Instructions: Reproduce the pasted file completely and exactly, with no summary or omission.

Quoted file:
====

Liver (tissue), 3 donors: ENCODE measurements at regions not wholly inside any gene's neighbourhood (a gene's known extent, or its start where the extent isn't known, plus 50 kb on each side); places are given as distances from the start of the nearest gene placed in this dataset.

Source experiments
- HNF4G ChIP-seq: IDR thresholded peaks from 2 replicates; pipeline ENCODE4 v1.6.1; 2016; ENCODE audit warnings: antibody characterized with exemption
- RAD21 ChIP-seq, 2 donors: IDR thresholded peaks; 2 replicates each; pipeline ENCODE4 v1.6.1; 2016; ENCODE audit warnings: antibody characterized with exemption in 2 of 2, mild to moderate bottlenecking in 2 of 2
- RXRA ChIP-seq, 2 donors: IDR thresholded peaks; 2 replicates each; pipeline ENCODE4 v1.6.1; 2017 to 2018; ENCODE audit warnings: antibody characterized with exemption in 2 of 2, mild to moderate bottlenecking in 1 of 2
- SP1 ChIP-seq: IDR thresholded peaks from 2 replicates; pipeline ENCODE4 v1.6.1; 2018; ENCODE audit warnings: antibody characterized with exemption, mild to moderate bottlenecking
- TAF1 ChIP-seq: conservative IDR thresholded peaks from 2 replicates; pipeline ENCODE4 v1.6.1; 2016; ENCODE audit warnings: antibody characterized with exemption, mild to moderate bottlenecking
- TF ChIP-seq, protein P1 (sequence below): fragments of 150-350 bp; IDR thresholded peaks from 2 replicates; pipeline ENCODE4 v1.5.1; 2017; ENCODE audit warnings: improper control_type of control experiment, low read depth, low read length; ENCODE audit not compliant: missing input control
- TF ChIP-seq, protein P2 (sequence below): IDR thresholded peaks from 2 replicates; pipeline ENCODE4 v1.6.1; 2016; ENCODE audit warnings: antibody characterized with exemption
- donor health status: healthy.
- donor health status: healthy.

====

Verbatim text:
Liver (tissue), 3 donors: ENCODE measurements at regions not wholly inside any gene's neighbourhood (a gene's known extent, or its start where the extent isn't known, plus 50 kb on each side); places are given as distances from the start of the nearest gene placed in this dataset.

Source experiments
- HNF4G ChIP-seq: IDR thresholded peaks from 2 replicates; pipeline ENCODE4 v1.6.1; 2016; ENCODE audit warnings: antibody characterized with exemption
- RAD21 ChIP-seq, 2 donors: IDR thresholded peaks; 2 replicates each; pipeline ENCODE4 v1.6.1; 2016; ENCODE audit warnings: antibody characterized with exemption in 2 of 2, mild to moderate bottlenecking in 2 of 2
- RXRA ChIP-seq, 2 donors: IDR thresholded peaks; 2 replicates each; pipeline ENCODE4 v1.6.1; 2017 to 2018; ENCODE audit warnings: antibody characterized with exemption in 2 of 2, mild to moderate bottlenecking in 1 of 2
- SP1 ChIP-seq: IDR thresholded peaks from 2 replicates; pipeline ENCODE4 v1.6.1; 2018; ENCODE audit warnings: antibody characterized with exemption, mild to moderate bottlenecking
- TAF1 ChIP-seq: conservative IDR thresholded peaks from 2 replicates; pipeline ENCODE4 v1.6.1; 2016; ENCODE audit warnings: antibody characterized with exemption, mild to moderate bottlenecking
- TF ChIP-seq, protein P1 (sequence below): fragments of 150-350 bp; IDR thresholded peaks from 2 replicates; pipeline ENCODE4 v1.5.1; 2017; ENCODE audit warnings: improper control_type of control experiment, low read depth, low read length; ENCODE audit not compliant: missing input control
- TF ChIP-seq, protein P2 (sequence below): IDR thresholded peaks from 2 replicates; pipeline ENCODE4 v1.6.1; 2016; ENCODE audit warnings: antibody characterized with exemption
- donor health status: healthy.
- donor health status: healthy.